Tuesday, December 29, 2009


Gabe turned 7 on Sunday and for his birthday he really wanted to go swimming. He also really wanted to go to McDonald's. We let our kids pick somewhere to go out to eat for their birthday and we usually get some good suggestions. Gabe picked McDonald's. Due to scheduling difficulties, only 8 of the kids made it to McDonald's with us. That didn't stop four people at the booth next to us from asking all sorts of questions about all those kids ... "Are all of them yours?" one lady asked. Julie broke it gently that they are all ours, in addition to the four who weren't with us, which makes 12. That prompted all sorts of conversation. We patiently answered the questions and our inquisitors eventually mosied out the door and we finished our excellently tasty nuggets, fries and hangaburgers. Then one of the guys in the group that was amazed by Julie's productivity showed up at the window holding his poodle. "This is my baby," he said through the window. Things like this happen all the time to us.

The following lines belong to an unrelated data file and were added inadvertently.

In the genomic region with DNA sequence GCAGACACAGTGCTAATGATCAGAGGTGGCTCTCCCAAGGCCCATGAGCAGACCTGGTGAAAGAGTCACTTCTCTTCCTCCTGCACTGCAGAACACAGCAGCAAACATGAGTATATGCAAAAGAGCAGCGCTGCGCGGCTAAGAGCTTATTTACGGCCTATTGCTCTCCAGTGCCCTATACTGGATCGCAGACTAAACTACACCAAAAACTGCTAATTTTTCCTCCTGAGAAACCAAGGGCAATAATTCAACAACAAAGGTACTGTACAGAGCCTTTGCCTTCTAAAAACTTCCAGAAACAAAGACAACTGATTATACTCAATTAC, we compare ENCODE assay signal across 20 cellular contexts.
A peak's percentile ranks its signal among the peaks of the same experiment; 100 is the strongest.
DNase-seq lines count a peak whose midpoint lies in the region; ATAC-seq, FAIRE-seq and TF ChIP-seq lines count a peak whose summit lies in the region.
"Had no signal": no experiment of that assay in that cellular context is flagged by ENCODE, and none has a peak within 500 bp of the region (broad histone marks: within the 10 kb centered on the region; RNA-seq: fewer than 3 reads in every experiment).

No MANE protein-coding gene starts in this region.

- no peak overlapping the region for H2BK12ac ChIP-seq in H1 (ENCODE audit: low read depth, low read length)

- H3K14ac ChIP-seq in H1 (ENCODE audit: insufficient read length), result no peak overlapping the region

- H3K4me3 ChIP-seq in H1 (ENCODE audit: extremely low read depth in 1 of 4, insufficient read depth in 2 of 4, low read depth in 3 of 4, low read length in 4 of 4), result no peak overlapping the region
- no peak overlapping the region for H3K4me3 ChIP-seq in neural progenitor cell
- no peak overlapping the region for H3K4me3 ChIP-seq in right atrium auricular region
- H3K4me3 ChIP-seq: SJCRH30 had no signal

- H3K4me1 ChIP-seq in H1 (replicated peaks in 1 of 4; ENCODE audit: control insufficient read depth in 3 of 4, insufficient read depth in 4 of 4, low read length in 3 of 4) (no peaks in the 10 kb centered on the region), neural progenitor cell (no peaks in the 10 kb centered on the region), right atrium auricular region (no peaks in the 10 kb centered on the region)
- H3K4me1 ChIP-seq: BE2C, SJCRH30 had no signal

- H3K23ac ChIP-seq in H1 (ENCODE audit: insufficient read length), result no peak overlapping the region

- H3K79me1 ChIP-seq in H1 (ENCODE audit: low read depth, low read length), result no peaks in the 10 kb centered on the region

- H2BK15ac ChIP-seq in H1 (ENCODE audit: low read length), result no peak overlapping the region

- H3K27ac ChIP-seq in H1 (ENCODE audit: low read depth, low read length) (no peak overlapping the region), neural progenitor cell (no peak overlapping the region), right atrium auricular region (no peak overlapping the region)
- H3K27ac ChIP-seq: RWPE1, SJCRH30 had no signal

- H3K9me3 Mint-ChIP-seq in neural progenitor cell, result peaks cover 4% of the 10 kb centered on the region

It wasn't until today that I managed to take Gabe swimming at an indoor pool in Williamsburg to satisfy his birthday wishes. The kids who wanted to go swimming included Gabe, Eli, Ezra, Olivia and MerriGrace. One problem, though. MerriGrace didn't have a swimsuit because she loaned it to Madeline, who had gone with Evie to a friend's birthday party that involved staying at Great Wolf Lodge in Williamsburg, which features an indoor water park. But good news abounds. Right next to the indoor pool we were going to is a shopping center that has JC Penney, Target, Kohl's and a Dick's Sporting Goods. We would find a swimsuit; I was sure of that. I just didn't realize it would entail going to all four stores. Ay caramba. We hit Penney's first. Alas, no swimsuits. In the second store -- Target -- we found no swimsuits. But Olivia doesn't have a winter coat and I found this little coat that made her eyes light up. Literally. She's 21 months old tomorrow and the girl has a clothes thing. How does this happen? Anyway, this coat was, well, I don't know how to describe it, other than fashionable. Her teenage sisters would wear it, if it came in their size, of course. But it wasn't really functional, from a warmth standpoint. She'd look good, but not necessarily feel good in a warm sort of way. So I put the coat back on the rack and we headed for Kohl's. To find a swimsuit. We walked in the doors and to our left were these mini-shopping cart type of things that are kind of like double strollers with a place in the back to put all the clothes. I put Eli in the front seat, Olivia behind him and Ezra stood in the place to put all the clothes. This elderly lady in a wheelchair was watching me and smiled sweetly. "Five children," she said. "Such beautiful children." I made a command decision not to say anything to this frail looking woman in a wheelchair about our other 7 children. I didn't want to be responsible for the shock it might cause her and any immediate health issues she may have experienced. So we rolled through Kohl's to the girl's section. No swimsuits. That's really shocking. No swimsuits in the dead of winter. We had hit JC Penney's -- no swimsuits. Target -- no swimsuits. And then Kohl's, only to find no swimsuits. Amazing, isn't it. I did find a functional pink "bubble coat" for Olivia that was really warm ... but she wouldn't put it on. Seriously. Is a 21-month-old girl imbued with some sort of fashion lens that sees a pink bubble coat and says, "Does Dad think I really want to wear that coat? Gross!" I bought it anyways and managed to wrestle it on her before we got outside in the 39-degree, windy and freezing afternoon. The girl was going to stay warm whether she looked good or not. And really, it is a cute coat. It's pink! With a little dark pink heart on it! And a pink hood!